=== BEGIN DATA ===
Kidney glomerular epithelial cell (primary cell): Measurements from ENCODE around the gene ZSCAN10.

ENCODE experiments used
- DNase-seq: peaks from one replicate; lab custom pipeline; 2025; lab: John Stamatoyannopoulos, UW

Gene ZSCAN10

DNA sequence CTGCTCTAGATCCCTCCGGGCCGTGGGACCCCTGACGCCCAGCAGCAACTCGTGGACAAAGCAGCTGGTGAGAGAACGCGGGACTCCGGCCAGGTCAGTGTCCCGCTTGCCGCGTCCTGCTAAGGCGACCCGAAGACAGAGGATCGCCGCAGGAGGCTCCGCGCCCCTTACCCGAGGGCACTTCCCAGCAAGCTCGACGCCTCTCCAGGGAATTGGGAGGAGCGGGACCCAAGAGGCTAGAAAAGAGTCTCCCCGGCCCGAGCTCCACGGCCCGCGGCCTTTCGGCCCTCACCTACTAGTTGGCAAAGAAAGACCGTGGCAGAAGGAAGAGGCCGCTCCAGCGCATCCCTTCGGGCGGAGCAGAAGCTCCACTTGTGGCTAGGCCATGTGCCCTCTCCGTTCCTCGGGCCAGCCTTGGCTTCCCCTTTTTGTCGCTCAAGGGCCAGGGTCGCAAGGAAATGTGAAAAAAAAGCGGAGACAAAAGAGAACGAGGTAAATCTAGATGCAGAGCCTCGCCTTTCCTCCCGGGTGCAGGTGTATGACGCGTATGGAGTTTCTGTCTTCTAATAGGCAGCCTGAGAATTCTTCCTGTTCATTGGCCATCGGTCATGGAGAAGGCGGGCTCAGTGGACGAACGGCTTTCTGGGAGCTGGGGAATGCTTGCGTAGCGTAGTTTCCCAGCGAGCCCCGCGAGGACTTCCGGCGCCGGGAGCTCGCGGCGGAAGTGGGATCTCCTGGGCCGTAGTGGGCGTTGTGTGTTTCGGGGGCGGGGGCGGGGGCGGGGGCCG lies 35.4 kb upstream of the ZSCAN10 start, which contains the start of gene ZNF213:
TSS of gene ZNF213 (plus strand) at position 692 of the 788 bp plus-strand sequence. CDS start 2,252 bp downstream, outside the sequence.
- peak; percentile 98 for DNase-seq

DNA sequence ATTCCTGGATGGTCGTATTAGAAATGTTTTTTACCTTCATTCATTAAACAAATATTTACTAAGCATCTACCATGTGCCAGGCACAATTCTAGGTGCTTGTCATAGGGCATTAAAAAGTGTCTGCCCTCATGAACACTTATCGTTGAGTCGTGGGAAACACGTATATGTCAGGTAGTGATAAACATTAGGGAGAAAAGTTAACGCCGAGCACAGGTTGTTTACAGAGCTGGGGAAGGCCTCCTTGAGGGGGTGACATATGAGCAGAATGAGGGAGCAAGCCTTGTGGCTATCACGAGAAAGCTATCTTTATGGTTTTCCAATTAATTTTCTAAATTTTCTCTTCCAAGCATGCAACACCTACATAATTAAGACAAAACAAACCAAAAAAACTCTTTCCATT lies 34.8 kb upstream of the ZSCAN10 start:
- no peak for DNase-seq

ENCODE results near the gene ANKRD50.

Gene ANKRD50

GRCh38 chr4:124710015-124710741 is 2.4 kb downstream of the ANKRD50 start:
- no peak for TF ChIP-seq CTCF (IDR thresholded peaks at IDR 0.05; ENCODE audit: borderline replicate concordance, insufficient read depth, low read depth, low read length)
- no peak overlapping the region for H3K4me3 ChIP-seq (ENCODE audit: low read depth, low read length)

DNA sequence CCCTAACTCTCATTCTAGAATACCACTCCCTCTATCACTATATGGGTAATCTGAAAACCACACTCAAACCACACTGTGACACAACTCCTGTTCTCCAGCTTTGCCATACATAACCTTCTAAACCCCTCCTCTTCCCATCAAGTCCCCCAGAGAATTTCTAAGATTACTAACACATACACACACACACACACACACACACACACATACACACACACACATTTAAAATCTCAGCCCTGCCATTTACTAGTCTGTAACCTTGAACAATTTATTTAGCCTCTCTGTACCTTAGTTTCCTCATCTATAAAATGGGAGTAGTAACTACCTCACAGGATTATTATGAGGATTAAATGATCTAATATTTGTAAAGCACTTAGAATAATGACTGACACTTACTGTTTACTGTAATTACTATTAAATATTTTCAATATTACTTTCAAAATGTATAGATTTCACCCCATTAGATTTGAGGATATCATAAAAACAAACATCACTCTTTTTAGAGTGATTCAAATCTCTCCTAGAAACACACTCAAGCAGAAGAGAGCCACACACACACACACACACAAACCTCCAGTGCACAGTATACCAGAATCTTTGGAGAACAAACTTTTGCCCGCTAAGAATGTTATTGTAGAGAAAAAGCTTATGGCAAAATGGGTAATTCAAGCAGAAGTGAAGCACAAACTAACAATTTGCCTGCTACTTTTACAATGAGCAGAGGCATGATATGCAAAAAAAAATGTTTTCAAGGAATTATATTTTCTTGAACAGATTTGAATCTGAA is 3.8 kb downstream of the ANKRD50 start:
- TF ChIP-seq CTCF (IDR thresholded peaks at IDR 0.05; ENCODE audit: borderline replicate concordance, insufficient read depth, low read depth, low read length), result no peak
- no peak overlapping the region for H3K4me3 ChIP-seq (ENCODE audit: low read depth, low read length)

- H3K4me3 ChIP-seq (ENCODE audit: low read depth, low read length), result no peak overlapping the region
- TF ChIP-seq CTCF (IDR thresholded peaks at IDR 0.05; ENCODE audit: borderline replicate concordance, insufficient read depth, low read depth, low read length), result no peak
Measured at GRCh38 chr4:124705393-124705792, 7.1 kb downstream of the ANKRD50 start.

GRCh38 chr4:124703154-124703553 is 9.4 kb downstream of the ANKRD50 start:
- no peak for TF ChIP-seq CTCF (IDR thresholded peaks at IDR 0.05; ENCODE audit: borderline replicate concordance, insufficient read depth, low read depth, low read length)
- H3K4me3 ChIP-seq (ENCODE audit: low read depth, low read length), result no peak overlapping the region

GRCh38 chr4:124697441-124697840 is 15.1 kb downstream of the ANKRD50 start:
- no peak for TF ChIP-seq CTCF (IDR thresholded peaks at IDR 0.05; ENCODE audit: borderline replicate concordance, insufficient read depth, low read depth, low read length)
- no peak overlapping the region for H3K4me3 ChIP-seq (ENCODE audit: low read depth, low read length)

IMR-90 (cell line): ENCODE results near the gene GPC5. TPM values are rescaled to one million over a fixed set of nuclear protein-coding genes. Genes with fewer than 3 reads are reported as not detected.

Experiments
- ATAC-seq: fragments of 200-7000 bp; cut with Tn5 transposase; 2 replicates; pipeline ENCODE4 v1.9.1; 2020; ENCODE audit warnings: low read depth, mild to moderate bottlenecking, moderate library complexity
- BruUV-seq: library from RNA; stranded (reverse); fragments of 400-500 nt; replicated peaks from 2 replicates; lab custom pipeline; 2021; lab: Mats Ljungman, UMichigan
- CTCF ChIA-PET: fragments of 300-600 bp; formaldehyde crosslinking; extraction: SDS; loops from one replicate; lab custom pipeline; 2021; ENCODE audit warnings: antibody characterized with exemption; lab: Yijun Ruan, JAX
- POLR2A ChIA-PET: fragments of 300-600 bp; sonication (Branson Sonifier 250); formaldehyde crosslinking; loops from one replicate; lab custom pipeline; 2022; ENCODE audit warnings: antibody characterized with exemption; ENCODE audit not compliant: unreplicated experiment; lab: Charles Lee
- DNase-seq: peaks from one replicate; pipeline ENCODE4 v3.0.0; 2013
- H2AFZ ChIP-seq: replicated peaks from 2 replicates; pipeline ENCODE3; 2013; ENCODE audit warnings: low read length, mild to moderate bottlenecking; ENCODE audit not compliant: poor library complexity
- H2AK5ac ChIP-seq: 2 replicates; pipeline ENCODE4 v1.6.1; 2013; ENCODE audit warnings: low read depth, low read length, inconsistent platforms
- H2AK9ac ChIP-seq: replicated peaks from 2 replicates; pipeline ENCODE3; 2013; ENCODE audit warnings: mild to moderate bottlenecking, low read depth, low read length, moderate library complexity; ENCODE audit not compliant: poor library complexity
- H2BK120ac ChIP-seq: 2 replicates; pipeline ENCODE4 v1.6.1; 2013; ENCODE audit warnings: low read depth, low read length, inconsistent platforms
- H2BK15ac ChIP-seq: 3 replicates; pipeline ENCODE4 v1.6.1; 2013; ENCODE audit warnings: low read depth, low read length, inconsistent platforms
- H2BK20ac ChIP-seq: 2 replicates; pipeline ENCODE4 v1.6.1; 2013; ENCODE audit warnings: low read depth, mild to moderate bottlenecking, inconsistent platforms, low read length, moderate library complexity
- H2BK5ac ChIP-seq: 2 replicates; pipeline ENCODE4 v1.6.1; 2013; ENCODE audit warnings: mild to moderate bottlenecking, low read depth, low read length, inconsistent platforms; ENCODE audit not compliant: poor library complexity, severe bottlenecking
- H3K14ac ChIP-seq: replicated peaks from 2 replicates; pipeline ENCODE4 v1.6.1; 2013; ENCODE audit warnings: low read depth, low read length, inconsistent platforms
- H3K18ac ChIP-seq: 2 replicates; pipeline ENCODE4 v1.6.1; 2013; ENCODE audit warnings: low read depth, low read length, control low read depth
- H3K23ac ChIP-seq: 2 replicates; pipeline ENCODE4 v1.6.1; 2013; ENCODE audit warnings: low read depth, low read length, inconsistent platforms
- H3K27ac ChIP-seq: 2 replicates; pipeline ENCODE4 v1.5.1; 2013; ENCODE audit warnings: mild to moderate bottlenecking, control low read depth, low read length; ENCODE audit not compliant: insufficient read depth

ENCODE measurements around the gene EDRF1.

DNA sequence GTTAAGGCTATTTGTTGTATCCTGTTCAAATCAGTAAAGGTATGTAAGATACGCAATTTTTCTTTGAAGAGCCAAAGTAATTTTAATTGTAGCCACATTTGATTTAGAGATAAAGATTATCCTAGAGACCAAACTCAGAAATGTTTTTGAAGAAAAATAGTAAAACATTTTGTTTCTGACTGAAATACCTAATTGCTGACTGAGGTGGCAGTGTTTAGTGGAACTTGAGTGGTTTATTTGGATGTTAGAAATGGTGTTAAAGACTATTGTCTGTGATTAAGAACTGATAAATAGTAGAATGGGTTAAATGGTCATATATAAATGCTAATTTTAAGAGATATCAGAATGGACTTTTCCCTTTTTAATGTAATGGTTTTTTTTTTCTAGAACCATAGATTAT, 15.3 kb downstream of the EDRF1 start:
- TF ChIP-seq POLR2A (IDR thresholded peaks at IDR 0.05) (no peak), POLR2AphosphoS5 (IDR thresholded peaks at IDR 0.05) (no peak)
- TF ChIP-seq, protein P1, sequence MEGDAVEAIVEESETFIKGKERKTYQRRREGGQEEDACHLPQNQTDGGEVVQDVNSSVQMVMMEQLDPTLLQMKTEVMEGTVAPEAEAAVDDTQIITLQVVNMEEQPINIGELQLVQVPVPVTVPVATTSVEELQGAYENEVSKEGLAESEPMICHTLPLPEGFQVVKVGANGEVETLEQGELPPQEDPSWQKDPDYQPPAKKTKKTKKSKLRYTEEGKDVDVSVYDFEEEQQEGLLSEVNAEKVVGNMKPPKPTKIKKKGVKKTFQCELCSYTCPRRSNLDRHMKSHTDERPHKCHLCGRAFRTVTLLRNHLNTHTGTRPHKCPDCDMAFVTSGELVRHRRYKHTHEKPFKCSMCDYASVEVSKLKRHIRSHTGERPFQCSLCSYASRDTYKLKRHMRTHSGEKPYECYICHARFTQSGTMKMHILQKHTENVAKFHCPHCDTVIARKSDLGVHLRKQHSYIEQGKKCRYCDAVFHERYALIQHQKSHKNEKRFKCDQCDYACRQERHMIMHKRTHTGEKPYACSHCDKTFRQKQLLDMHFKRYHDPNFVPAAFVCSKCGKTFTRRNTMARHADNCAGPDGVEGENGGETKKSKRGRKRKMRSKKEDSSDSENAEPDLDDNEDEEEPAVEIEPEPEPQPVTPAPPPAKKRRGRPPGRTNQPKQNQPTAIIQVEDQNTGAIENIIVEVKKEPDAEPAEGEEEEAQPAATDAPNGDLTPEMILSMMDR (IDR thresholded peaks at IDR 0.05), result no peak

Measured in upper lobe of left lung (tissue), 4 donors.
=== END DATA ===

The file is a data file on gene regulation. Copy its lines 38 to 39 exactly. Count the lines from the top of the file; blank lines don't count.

- H2BK15ac ChIP-seq: 3 replicates; pipeline ENCODE4 v1.6.1; 2013; ENCODE audit warnings: low read depth, low read length, inconsistent platforms
- H2BK20ac ChIP-seq: 2 replicates; pipeline ENCODE4 v1.6.1; 2013; ENCODE audit warnings: low read depth, mild to moderate bottlenecking, inconsistent platforms, low read length, moderate library complexity